Given the high up-front cost of training a language model, any non-trivial improvement to the optimization process would drastically reduce the time and money needed to complete the training process. Adam and its variants were the states of the art for a long time, while second-order (Hessian-based) optimizers were rarely utilized due to their greater per-step overhead.
The researchers’ suggested pre-conditioner for the second-order optimizer Sophia, Second-order Clipped Stochastic Optimization, is a compact estimate of the diagonal Hessian. A new optimizer named Sophia can solve LLMs twice as quickly as Adam. The update is followed by an element-by-element clip, which is calculated by dividing the mean of the gradients by the mean of the estimated Hessian. The clipping reduces the worst-case update’s size and lessens the impact of the trajectory’s non-convexity and fast Hessian fluctuations. The $2M budget may be reduced to the $1M range by adding a few extra lines of code (provided scaling rules hold true).
The average per-step time and memory overhead are low because Sophia only estimates the diagonal Hessian every few iterations. Sophia doubles Adam’s speed in terms of the number of steps, total compute, and wall-clock time while modeling language with GPT-2 models ranging in size from 125 million to 770 million. Researchers demonstrate that Sophia can accommodate large parameter variations that underlie language modeling tasks. The runtime bound is independent of the loss’s condition number.
- Sophia is straightforward to implement with PyTorch, as it requires a lightweight estimate of the diagonal Hessian as a pre-condition on the gradient (see pseudo-code in the first picture) before individually clipping elements.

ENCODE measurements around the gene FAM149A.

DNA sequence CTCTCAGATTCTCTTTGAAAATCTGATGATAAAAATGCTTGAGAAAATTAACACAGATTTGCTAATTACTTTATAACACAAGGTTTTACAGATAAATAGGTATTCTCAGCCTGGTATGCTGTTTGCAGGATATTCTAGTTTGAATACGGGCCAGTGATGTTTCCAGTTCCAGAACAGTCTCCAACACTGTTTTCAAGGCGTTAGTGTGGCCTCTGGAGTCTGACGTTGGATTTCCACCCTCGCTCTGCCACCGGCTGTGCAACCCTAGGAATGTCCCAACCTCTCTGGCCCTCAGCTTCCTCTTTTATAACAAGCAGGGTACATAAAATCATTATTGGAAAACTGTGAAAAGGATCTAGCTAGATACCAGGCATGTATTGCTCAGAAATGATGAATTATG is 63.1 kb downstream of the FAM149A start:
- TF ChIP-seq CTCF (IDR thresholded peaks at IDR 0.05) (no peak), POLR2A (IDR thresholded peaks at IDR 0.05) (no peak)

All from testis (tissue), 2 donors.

- Sophia also helps with pre-workout steadiness. Much less often than in Adam and Lion, gradient clipping is induced. The re-parameterization trick, where the focused temperature varies with the layer index, is unnecessary.
- Sophia ensures a consistent loss reduction across all parameter dimensions by penalizing updates more heavily in sharp sizes (with large Hessian) than in flat dimensions (with small Hessian). In two-dimensional space, Adam converges more slowly.
Important aspects of this undertaking
- This shows that even with limited resources, academics may examine LLM pre-training and develop novel, effective algorithms.
- In addition to reviewing material from previous optimization courses, researchers extensively used theoretical reasoning throughout the study process.
In the code scheduled for release tomorrow, researchers used a slightly modified version of the commonly accepted definition of LR. While tidier for typing, the paper’s LR definition could be better for computer code.